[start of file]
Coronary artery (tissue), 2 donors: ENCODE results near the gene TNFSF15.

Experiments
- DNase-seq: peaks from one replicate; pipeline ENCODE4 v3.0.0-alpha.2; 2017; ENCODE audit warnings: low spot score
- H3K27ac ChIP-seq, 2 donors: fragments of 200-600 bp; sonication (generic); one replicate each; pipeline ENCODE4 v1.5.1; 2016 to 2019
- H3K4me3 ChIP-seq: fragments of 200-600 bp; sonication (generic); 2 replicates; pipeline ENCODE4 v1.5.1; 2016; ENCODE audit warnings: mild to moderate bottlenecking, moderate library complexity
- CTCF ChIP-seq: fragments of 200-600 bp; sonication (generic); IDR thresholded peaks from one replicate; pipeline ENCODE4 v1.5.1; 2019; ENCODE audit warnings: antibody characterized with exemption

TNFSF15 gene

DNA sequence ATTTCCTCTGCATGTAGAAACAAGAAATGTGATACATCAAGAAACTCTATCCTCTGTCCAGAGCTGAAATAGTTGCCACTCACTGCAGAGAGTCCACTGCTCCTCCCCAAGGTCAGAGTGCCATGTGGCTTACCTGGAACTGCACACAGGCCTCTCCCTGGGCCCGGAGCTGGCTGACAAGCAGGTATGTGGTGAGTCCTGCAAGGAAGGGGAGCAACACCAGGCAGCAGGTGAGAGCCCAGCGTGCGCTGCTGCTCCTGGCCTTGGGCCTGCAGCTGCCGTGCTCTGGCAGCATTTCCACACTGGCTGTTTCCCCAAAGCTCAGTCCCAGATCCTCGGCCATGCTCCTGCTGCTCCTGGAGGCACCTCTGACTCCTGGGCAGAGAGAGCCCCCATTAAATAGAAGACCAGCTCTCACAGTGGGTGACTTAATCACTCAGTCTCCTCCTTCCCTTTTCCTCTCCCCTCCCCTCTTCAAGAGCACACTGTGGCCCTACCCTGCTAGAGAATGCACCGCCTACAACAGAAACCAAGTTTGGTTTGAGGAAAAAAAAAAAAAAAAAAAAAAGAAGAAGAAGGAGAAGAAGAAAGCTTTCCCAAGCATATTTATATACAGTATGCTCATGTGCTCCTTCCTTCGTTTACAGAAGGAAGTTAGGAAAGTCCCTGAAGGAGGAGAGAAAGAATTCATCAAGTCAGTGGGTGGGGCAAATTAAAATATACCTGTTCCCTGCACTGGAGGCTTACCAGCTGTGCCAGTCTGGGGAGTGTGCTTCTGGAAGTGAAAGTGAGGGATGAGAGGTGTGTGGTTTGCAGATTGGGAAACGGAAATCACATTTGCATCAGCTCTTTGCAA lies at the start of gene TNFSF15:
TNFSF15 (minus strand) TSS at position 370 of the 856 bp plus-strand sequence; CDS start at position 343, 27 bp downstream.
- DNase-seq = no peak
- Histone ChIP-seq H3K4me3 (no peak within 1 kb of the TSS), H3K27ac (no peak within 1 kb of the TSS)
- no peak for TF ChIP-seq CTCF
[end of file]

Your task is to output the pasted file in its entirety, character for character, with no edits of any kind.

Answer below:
Coronary artery (tissue), 2 donors: ENCODE results near the gene TNFSF15.

Experiments
- DNase-seq: peaks from one replicate; pipeline ENCODE4 v3.0.0-alpha.2; 2017; ENCODE audit warnings: low spot score
- H3K27ac ChIP-seq, 2 donors: fragments of 200-600 bp; sonication (generic); one replicate each; pipeline ENCODE4 v1.5.1; 2016 to 2019
- H3K4me3 ChIP-seq: fragments of 200-600 bp; sonication (generic); 2 replicates; pipeline ENCODE4 v1.5.1; 2016; ENCODE audit warnings: mild to moderate bottlenecking, moderate library complexity
- CTCF ChIP-seq: fragments of 200-600 bp; sonication (generic); IDR thresholded peaks from one replicate; pipeline ENCODE4 v1.5.1; 2019; ENCODE audit warnings: antibody characterized with exemption

TNFSF15 gene

DNA sequence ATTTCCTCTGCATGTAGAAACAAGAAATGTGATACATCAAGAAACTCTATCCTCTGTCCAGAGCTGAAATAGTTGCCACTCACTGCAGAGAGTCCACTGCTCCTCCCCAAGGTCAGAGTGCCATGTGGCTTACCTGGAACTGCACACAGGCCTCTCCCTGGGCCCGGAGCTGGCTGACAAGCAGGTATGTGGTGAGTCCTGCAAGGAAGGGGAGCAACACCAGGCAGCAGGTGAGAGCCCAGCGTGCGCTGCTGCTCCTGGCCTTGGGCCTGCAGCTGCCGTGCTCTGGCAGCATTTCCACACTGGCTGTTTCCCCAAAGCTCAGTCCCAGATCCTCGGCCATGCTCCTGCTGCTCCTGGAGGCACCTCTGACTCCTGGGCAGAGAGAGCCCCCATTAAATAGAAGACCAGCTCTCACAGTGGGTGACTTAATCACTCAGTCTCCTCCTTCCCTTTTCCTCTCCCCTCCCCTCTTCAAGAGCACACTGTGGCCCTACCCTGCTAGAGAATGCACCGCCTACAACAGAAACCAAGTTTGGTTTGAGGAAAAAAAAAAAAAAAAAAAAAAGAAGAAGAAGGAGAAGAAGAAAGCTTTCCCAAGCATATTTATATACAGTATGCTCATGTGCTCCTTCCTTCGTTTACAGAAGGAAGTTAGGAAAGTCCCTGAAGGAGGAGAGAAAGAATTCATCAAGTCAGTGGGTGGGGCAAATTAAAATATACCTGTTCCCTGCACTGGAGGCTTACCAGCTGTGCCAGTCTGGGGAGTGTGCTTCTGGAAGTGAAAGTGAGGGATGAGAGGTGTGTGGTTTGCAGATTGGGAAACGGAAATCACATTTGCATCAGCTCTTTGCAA lies at the start of gene TNFSF15:
TNFSF15 (minus strand) TSS at position 370 of the 856 bp plus-strand sequence; CDS start at position 343, 27 bp downstream.
- DNase-seq = no peak
- Histone ChIP-seq H3K4me3 (no peak within 1 kb of the TSS), H3K27ac (no peak within 1 kb of the TSS)
- no peak for TF ChIP-seq CTCF